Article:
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Cross / Segregation in Washington, D.C.

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Cross: We went to every restaurant downtown in Washington D.C. and they put me out of every one of them. I could not eat. They even sent a dishwasher out of the kitchen to tell me that I couldn’t eat in there. I said I could not believe this. Here I am serving my country and I’m in Washington D.C. and I can’t eat nowhere. It’s segregated. I said, that’s hard to believe. I never thought it, but anyway, I told them I noticed it was integrated at the bus station. So that’s the only place we’re going to be able to eat together so let’s go back to the bus station. So, we went there and had a meal. Then, we said let’s take in a movie because it was getting kind of late in the evening. So, every movie that we went to they said I couldn’t go. I’m saying what in the world? We were at one of the movies and they said you can’t. I said, “Where can I go to a movie?” They said, “Well, there’s some black movies out on 145th Street or something.” It was way out somewhere. Had to have a cab or something. I said, “That’s it.” She said, “Yes.” We were leaving that movie and a Marine sergeant came up and he was drunk. He said, “They wouldn’t let you in that movie?” I said, “No, they wouldn’t let me in there.” He said, “I’m going to go over there and pull her through that hole.” That little circle over—he said, “I’m going pull—I said, “No, don’t do that.” We didn’t know him and so we got out of there and started walking on down the street. After a while we heard sirens going—you know, police rushing up there. I don’t know what he did because I didn’t go back to see, but I guess he tried to pull that woman through that hole. Anyway, it was a big commotion and everything, so we got as far away as we could. Then the next day we went places like the White House. We went to Washington’s Monument and we went to the Lincoln’s Memorial, places like that. We went to the U.S. Treasury Department and see them printing all this money on these trays and all that stuff. After a while we said, well, let’s go to the USO. Well we went to the USO and I was the only black in there and somebody came up to me and said, you know, there’s a black USO. Told me where it was located and all of that and I said, “I don’t want to go to the black USO. I want to go to the white USO.” So, I stayed in there. Nobody tried to put me out or anything, but I was the only black in the whole place. So, that was our experience going to Washington D.C. and I was real disappointed because when we would be in these foreign countries like Cuba and places, you know, we could go everywhere together. Then we’d get back to the United States—and the same way about Jacksonville. That’s where Camp Lejeune is located, in Jacksonville, a little old small town. We couldn’t go together in Jacksonville because it was segregated and so—sometimes I’d go in town. See, Walker was black and so he and I would go to the colored part of town, but most of the time we just stayed on the base because we wanted to be together. So, we would just go to the slop chute and get us a case of beer a piece and we’d just sit there and drink it all up and go back to the barracks. That was my experience in the military.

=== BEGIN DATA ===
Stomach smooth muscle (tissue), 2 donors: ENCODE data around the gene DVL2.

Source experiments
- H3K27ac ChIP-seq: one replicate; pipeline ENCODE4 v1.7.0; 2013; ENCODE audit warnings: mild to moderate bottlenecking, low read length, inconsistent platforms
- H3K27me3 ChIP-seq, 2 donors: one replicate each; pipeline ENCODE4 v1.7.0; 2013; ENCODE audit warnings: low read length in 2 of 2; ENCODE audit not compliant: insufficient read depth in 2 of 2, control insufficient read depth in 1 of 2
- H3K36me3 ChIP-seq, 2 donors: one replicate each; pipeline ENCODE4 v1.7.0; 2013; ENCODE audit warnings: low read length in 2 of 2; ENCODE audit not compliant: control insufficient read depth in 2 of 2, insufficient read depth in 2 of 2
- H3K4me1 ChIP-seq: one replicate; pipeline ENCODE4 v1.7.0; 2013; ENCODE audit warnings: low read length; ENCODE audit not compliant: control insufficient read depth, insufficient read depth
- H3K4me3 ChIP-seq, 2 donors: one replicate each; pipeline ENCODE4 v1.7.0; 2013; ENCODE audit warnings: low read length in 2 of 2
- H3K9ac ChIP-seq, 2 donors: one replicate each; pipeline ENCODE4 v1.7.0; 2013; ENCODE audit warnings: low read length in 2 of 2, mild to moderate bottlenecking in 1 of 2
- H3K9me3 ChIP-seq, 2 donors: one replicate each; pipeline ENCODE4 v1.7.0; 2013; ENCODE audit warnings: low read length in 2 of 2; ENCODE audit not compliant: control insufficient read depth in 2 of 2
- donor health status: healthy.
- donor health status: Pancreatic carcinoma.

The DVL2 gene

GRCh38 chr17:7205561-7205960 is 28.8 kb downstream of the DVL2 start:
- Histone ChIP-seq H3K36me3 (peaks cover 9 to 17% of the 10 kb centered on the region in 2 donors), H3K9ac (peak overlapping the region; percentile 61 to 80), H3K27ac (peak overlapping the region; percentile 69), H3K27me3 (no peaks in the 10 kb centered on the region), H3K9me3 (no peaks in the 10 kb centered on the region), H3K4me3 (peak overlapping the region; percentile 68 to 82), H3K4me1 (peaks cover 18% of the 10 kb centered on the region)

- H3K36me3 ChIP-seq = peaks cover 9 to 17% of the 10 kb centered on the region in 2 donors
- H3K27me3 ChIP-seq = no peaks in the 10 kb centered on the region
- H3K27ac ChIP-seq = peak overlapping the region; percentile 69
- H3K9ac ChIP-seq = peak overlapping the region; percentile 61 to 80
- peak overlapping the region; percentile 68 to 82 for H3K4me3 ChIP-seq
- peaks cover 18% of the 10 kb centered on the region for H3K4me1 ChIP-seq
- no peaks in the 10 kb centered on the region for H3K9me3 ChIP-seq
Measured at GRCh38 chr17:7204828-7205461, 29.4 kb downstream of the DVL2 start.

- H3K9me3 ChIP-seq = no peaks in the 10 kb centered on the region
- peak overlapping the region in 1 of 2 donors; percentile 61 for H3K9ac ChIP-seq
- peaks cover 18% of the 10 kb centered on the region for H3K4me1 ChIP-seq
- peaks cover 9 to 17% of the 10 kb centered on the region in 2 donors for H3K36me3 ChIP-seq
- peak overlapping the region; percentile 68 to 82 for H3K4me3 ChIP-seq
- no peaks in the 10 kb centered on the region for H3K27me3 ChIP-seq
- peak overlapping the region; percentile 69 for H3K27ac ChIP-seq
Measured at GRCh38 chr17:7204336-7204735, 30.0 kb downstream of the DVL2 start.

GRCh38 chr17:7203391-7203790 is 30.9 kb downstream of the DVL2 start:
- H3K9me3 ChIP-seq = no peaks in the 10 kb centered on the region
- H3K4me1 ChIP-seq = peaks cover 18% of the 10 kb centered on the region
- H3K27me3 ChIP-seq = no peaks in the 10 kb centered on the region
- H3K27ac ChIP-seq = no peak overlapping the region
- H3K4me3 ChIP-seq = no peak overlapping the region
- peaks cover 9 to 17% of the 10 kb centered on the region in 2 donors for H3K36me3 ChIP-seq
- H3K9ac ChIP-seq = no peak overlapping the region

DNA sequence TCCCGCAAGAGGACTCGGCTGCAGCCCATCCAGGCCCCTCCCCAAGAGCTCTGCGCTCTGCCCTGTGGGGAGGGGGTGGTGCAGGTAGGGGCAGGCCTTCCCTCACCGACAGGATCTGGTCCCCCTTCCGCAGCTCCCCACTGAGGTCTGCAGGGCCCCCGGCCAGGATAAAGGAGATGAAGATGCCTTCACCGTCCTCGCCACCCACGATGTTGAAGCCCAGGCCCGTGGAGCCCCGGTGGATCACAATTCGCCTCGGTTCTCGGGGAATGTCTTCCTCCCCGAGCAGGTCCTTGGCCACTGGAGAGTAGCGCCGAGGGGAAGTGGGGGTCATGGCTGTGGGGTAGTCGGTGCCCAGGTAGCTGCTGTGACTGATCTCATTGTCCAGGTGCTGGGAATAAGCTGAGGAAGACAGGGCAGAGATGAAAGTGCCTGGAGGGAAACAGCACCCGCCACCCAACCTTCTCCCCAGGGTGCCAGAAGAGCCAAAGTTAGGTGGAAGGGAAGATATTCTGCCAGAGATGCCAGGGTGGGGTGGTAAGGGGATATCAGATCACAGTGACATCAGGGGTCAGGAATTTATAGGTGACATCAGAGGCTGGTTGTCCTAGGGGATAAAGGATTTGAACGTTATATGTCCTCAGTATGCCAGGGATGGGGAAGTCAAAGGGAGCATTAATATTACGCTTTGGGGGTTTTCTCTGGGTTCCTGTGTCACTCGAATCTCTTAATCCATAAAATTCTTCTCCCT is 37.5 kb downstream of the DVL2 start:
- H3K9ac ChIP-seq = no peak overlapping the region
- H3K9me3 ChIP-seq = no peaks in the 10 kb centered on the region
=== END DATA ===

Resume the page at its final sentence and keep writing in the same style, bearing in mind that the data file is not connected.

Interview Interview with Herbert Cross
Subjects Discrimination or Segregation › Discrimination or Segregation of Public Accommodations
Geography › Spatial and Residential Segregation
Military › Korean War
Military › Home Front
Discrimination or Segregation › Discrimination or Segregation of Public Accommodations › Restaurants
Discrimination or Segregation › Discrimination or Segregation of Public Accommodations › Movie Theaters
Tags United States Marine Corps
White House, Washington, D.C.
Lincoln Memorial
United Service Organization (USO)
Black United Service Organization (USO)
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Interview date 2016-06-20
Interview source CRBB Summer 2016
Interviewees Cross, Herbert
Interviewers May, Meredith
Locations Jacksonville, NC
Duration 00:04:26
Citation "Segregation in Washington, D.C.," from Herbert Cross oral history interview with Meredith May,  June 20, 2016, Lufkin, TX, Civil Rights in Black and Brown Interview Database,, accessed July 12, 2020